History in Japan is divided into the eras over which certain emperors reign. For example, now we are in the 27th year of the Heisei Era under Emperor Akihito. Before 1989, Japan was in the Showa Era, which began in late 1926.

Japan went through a series of major social changes during this period, which runs right through World War II and the saw the growth of the bubble economy. Fans of history are probably familiar with the political and business aspects of these changes, but not as much is seen of daily life in Japan during this tumultuous time.

So, here’s a little look at what things were like back then in a list of 15 things that a child could purchase during the Showa Period. Cue the Breaking Bad steel guitar riff.

This ranking was compiled by Japanese web portal Goo as the most surprising things a child could buy during the Showa Era. The ranking is in order of people’s surprise, which doesn’t really matter if you think about it, but we’ll maintain the order for the heck of it.

Image: 20th Century Blog

Dakko-chan was the nickname given to Ki Nobori Uinki (Tree Climbing Winky), an inflatable toy released in 1960 whose arms could wrap around you. Soon after it became a huge fad in Japan on par with a hula-hoop, to the point that you might see a grown woman walking up the street with one of these things clinging to her arm.

Image: Wikipedia

Their cuteness was equaled only by the sheer racism of these toys depicting a black person wearing a grass skirt. It wasn’t until 1988 that anti-discrimination committees took issue with Dakko-chan’s appearance and put pressure on its maker to cease production, which they did – eventually – during the 90s. You can still find similar toys but they have been redesigned to resemble more inhuman-type creatures or other licensed characters like Anpanman or Doraemon.

▼ Nowadays, they are available in a wide range of colors (including black) and have a pair of inhuman angel wings. 

Image: Amazon

Image: RocketNews24

This one is probably not very unique to Japan. Back in the day, food makers would toss in all kinds of chemicals to liven up the colors and flavors of snacks targeted at kids. Although these candies still exist today in Japan, attitudes towards healthy eating have changed significantly.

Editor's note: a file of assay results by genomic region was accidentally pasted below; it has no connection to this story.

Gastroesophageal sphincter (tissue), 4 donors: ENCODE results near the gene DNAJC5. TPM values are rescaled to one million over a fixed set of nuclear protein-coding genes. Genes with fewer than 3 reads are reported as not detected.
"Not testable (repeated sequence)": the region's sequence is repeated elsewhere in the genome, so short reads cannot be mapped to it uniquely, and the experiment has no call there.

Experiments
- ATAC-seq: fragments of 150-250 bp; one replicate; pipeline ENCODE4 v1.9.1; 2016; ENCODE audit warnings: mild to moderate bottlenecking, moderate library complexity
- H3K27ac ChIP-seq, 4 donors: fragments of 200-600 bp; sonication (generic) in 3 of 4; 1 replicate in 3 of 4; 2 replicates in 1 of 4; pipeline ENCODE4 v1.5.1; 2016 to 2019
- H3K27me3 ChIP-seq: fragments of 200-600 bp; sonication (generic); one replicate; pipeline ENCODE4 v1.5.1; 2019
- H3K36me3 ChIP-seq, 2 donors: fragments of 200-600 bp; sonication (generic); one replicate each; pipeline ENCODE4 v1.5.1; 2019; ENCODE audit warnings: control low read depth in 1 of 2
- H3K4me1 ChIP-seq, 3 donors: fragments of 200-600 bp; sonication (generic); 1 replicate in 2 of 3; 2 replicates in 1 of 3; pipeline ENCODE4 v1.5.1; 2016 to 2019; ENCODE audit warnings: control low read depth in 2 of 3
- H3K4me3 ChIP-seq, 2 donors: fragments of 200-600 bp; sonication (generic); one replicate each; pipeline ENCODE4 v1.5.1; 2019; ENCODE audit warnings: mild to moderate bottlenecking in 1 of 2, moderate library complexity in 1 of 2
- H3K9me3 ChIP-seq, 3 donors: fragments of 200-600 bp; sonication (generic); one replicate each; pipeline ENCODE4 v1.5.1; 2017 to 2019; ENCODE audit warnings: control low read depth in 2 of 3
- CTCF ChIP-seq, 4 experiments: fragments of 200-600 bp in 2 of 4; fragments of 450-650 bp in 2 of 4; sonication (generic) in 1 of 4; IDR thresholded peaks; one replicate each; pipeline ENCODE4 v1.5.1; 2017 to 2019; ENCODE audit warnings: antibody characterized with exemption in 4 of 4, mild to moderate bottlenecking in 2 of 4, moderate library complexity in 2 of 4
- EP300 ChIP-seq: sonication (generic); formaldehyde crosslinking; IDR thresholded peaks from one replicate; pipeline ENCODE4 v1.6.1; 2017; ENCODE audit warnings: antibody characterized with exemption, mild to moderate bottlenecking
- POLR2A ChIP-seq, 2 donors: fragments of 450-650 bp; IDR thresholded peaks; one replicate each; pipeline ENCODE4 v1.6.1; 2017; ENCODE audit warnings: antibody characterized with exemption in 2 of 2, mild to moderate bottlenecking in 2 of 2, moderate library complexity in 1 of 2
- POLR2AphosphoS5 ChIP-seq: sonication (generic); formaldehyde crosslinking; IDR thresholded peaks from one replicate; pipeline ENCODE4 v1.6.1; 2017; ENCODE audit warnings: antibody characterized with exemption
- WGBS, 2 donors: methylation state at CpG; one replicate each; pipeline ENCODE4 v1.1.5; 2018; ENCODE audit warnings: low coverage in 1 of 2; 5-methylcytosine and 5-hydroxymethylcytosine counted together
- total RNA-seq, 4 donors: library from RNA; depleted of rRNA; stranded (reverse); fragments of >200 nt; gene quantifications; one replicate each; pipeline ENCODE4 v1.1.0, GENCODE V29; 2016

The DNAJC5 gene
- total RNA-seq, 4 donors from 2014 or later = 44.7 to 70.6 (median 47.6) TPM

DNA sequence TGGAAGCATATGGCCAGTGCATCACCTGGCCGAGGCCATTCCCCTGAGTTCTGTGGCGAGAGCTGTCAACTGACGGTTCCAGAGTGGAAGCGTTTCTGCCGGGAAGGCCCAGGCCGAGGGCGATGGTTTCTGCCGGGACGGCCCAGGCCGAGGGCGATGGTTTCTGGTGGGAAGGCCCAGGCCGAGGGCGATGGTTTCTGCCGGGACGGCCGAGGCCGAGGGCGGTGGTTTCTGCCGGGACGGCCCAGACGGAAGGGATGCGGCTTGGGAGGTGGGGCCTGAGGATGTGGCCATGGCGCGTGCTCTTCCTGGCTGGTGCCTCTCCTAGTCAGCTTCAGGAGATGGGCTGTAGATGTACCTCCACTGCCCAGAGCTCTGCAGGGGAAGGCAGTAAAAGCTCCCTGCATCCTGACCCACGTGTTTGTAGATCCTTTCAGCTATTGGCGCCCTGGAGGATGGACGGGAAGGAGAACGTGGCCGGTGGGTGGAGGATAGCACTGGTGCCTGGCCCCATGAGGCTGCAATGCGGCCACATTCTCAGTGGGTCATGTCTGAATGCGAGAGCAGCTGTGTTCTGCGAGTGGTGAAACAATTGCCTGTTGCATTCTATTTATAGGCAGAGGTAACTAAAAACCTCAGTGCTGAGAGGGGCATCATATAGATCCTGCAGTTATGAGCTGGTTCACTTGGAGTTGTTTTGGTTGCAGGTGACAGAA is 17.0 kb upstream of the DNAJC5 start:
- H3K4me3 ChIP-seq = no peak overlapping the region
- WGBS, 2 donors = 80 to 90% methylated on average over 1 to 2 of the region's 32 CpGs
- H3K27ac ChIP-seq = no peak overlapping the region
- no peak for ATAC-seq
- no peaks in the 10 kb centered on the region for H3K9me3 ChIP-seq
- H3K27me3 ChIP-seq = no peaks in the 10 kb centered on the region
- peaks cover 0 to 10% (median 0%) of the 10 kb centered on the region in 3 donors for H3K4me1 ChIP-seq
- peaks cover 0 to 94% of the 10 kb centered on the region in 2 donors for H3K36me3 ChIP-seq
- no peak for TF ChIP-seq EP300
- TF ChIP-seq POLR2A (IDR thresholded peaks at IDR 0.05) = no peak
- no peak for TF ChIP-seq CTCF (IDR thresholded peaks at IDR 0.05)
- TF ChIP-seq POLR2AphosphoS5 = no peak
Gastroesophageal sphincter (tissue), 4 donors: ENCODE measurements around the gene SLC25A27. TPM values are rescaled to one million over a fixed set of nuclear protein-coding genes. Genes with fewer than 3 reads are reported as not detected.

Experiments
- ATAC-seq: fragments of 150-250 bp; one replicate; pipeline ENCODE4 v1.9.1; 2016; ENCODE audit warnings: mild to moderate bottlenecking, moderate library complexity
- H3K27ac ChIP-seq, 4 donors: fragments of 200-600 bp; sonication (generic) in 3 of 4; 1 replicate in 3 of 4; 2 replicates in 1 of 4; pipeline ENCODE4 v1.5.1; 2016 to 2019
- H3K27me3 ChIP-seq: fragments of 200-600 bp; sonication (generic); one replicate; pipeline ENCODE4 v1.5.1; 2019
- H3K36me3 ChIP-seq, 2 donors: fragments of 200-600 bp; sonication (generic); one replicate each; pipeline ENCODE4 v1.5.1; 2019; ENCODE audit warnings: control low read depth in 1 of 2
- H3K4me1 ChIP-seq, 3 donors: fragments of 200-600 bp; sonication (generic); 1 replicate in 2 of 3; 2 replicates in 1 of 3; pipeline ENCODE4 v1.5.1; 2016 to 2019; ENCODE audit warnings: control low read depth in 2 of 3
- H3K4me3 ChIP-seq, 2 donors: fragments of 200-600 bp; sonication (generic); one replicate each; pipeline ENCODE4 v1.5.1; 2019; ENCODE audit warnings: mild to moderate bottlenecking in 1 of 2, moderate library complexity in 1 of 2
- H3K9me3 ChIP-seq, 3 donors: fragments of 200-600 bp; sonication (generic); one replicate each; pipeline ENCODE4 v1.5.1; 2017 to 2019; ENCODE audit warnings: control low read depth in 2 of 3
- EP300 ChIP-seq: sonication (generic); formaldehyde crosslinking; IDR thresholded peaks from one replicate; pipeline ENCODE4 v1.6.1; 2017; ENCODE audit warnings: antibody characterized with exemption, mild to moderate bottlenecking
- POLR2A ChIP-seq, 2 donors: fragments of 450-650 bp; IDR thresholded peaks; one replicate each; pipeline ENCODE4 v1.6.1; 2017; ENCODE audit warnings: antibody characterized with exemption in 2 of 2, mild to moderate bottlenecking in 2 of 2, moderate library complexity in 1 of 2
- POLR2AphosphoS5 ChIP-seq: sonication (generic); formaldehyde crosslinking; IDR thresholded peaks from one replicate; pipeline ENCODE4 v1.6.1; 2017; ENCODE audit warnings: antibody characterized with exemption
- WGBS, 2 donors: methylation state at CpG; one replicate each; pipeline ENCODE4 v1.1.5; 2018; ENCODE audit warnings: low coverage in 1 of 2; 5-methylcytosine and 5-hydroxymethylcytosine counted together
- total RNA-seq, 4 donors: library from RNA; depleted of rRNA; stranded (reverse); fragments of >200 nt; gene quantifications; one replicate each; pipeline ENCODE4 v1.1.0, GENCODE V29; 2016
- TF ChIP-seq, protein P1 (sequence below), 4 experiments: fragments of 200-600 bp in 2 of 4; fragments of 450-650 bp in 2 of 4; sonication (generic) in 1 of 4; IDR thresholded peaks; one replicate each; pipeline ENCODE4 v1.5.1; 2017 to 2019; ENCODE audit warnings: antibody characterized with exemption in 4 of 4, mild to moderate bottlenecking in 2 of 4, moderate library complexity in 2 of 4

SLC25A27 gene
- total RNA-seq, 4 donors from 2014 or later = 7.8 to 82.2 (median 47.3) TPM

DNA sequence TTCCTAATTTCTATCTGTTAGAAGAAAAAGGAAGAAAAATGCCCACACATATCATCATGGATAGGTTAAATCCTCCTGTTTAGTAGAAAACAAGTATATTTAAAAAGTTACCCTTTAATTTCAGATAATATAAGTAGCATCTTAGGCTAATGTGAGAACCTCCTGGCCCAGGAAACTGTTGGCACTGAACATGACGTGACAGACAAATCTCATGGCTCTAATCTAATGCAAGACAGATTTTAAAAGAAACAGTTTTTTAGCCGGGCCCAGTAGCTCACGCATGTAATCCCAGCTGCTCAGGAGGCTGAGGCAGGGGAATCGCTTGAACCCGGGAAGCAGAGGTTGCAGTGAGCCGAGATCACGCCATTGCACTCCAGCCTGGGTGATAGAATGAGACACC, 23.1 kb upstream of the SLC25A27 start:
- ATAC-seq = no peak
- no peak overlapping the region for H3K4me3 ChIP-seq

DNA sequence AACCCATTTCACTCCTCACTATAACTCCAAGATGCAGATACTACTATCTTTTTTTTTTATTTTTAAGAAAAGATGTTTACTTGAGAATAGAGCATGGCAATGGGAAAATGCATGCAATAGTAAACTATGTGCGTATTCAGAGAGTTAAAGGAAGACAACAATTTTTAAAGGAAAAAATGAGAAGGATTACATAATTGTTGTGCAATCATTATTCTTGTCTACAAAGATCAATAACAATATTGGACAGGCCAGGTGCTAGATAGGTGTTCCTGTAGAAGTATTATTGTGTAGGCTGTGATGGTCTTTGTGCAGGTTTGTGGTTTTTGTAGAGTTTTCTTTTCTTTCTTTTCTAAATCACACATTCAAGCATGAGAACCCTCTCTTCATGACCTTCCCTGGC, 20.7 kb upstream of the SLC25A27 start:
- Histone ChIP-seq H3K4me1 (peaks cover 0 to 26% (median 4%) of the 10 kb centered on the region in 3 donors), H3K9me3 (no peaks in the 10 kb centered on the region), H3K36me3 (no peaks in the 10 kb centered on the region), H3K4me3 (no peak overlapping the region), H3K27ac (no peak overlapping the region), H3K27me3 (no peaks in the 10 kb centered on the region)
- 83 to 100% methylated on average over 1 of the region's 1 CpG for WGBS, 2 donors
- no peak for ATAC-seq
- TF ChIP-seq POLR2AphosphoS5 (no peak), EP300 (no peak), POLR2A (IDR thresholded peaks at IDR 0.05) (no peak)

Image: Wikipedia – Cayce (Colored chicks for sale in Bali)

Snacks weren’t the only things getting artificial colors added. During Showa it also wouldn’t be strange to find a box full of chicks colored blue, pink, or green. These would be sold or given away as prizes at festivals to children.

Given the poor conditions in which they were dyed and kept, you wouldn’t expect them to live long. And if you were lucky enough to have a healthy chick that survived more than a month, the colored plumage would – thankfully, we suppose – all grow out until you were left with a regular-colored chicken.

The practice has since faded away along with people’s tolerance of dead baby chickens and/or live grown chickens in their homes.

Image: Showa Nostalgia

By name, an “insect collecting kit” certainly sounds like a wholesome toy for kids to enjoy. However, pop open any of these kits from the Showa Era and you’d be likely to find an authentic functioning syringe with two vials of insecticide inside. What could possibly go wrong?

Danger aside, I’d feel more than a little unsettled watching my child administer a lethal injection to a butterfly, especially if she were somehow really good at it.

Image: Amazon

Fireworks can still be found readily in most candy and convenience stores in Japan during the summer months, but these are toned down versions of what you used to be able to get from the corner store during the Showa years.